I grew up with 2 sets of grandparents (Papa & Bubby and Ma & Pa) that I adored.
I will never forget playing cards at the kitchen table with Bubby while Oprah spoke quietly on the TV in the background. I can still picture Papa sitting in his recliner watching the Cubs, never a fare weather fan. I remember how they would bicker, but somehow managed to make up just in time for the corned beef sandwich to be set on the table.
I loved visiting their high rise condo just outside of Chicago. We’d drive in from Champaign with NPR on the radio and a cooler in the back seat, always hitting rush hour traffic on the Dan Ryan. My brother and me arguing in the back seat about how close the cooler was to our own leg.
We would pull into their parking lot and I would look up to see Bubby waving from a balcony near the top floor. I would stay with Papa and Bubby by myself sometimes. Bubby would make my bed on the couch, the same sheets every time, and serve my morning orange juice in the orange-shaped plastic mug that seemed WAY cooler than it probably was.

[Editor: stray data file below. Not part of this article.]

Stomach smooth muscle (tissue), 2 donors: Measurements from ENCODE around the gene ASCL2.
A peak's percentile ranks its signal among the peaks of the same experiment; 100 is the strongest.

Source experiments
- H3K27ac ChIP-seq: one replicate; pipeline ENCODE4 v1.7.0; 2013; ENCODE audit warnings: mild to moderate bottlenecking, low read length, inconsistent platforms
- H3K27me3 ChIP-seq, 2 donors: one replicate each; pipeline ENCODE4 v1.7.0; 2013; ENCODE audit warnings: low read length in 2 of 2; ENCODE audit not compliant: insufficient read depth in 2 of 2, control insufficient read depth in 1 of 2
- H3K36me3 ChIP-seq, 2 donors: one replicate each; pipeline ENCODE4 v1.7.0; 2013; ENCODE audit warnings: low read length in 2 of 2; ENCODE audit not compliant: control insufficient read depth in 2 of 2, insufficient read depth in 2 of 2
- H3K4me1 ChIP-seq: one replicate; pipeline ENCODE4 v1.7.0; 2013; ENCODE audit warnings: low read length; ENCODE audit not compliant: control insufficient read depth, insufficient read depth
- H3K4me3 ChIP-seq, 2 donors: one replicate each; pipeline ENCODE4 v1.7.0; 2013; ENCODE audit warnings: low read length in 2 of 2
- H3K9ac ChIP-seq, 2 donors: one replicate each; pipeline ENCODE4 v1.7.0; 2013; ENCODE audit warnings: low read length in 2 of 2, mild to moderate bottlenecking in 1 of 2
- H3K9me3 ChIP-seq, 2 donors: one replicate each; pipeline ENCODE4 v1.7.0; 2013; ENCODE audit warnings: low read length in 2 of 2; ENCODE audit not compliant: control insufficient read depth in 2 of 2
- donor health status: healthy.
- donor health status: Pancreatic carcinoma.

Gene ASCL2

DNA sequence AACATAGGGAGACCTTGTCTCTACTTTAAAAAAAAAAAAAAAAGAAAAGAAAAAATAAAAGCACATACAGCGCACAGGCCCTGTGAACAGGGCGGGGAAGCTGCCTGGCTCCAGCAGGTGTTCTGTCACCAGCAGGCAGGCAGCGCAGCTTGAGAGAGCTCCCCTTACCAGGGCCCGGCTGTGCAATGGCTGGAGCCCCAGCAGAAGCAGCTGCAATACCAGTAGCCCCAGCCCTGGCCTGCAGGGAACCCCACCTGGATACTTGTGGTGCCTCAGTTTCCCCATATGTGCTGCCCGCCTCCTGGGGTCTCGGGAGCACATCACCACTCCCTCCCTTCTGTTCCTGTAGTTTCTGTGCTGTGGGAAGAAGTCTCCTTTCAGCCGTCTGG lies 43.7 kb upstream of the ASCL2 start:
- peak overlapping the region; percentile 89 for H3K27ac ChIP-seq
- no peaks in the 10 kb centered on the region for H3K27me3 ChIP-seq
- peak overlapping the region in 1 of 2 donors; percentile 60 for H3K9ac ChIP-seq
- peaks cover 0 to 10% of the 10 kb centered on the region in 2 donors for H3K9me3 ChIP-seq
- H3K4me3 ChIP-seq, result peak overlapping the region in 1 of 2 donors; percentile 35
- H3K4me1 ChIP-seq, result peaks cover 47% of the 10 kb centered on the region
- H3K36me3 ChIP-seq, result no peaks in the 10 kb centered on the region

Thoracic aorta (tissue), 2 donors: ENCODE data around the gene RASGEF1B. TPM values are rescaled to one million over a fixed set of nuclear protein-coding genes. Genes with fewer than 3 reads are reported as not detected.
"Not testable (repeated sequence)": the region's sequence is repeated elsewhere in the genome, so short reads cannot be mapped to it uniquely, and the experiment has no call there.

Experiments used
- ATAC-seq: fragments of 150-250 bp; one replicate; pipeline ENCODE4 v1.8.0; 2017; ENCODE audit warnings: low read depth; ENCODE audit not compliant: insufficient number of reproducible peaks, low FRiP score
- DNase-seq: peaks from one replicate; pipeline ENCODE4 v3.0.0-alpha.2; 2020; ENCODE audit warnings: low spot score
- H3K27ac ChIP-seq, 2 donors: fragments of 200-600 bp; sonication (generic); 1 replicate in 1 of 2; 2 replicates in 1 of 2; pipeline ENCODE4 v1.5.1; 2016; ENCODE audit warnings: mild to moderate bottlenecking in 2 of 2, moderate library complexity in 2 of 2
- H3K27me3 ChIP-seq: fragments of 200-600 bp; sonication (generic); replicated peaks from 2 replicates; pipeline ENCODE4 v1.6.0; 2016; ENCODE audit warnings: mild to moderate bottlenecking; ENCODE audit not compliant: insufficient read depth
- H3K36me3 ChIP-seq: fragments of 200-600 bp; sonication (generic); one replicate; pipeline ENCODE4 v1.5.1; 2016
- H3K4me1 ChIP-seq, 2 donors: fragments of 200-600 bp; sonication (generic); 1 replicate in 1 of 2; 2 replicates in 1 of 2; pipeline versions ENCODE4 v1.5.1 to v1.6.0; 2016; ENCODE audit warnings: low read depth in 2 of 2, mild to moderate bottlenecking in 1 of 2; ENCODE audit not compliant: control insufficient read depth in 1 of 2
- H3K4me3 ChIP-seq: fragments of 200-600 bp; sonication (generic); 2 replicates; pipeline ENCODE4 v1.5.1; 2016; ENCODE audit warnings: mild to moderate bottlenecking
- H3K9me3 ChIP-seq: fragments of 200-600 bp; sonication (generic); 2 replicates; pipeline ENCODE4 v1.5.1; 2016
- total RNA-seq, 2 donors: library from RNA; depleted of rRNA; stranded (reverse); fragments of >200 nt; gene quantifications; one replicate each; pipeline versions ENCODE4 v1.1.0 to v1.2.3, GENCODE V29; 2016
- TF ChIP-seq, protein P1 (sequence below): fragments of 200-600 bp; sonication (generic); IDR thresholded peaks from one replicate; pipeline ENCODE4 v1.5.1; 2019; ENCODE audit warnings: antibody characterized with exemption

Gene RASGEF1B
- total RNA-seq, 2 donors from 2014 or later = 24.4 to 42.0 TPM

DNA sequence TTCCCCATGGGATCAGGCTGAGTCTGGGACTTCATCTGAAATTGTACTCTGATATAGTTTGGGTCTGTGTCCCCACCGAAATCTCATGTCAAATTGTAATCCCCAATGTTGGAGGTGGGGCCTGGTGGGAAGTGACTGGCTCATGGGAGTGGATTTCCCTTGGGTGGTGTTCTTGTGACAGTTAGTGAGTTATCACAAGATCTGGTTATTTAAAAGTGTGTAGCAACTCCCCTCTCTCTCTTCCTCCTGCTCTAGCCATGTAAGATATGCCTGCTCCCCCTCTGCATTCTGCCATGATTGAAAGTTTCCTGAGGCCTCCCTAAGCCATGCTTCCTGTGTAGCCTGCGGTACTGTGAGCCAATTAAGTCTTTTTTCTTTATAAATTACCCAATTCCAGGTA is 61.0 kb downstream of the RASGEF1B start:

It wasn’t much, but I didn’t know that. All I knew is that Bubby greeted me off the elevator with the biggest kiss imaginable, always getting lipstick on my face. I knew that Papa was quiet until I asked him about sports, the liquor store he owned, Judaism, or something else that he cared about – then he had stories.
I always felt that Papa and Bubby loved having me around. I felt loved whether I was sitting in the kitchen watching Bubby cook or sitting quietly in the study while Papa watched whatever game happened to be on.
When I moved to Chicago and Papa and Bubby started to show their age, I would make every effort to visit them weekly. I would bring friends who liked to eat because there was always too much food for 3 people. Bubby sent me home with whatever random things she had found on sale that week – hangers, cantaloupe… it didn’t matter.
I’ll never forget Ma’s always perfect white hair with tight curls and loads of hairspray, her bright red lipstick, her “pocketbook”, and powdery smell. I can see Pa sitting in the recliner in their family room, working on a crossroad puzzle with the TV on too loudly in the background.
I am frequently reminded of the distinct mothball smell that entered my nose before we even stepped inside their home. The mustard yellow, unfortunate green and brown that adorned so many homes in those days was the color palette of choice. There was plastic covering their nice couch in the living room and a bumpy white bedspread on the double bed in the guest bedroom.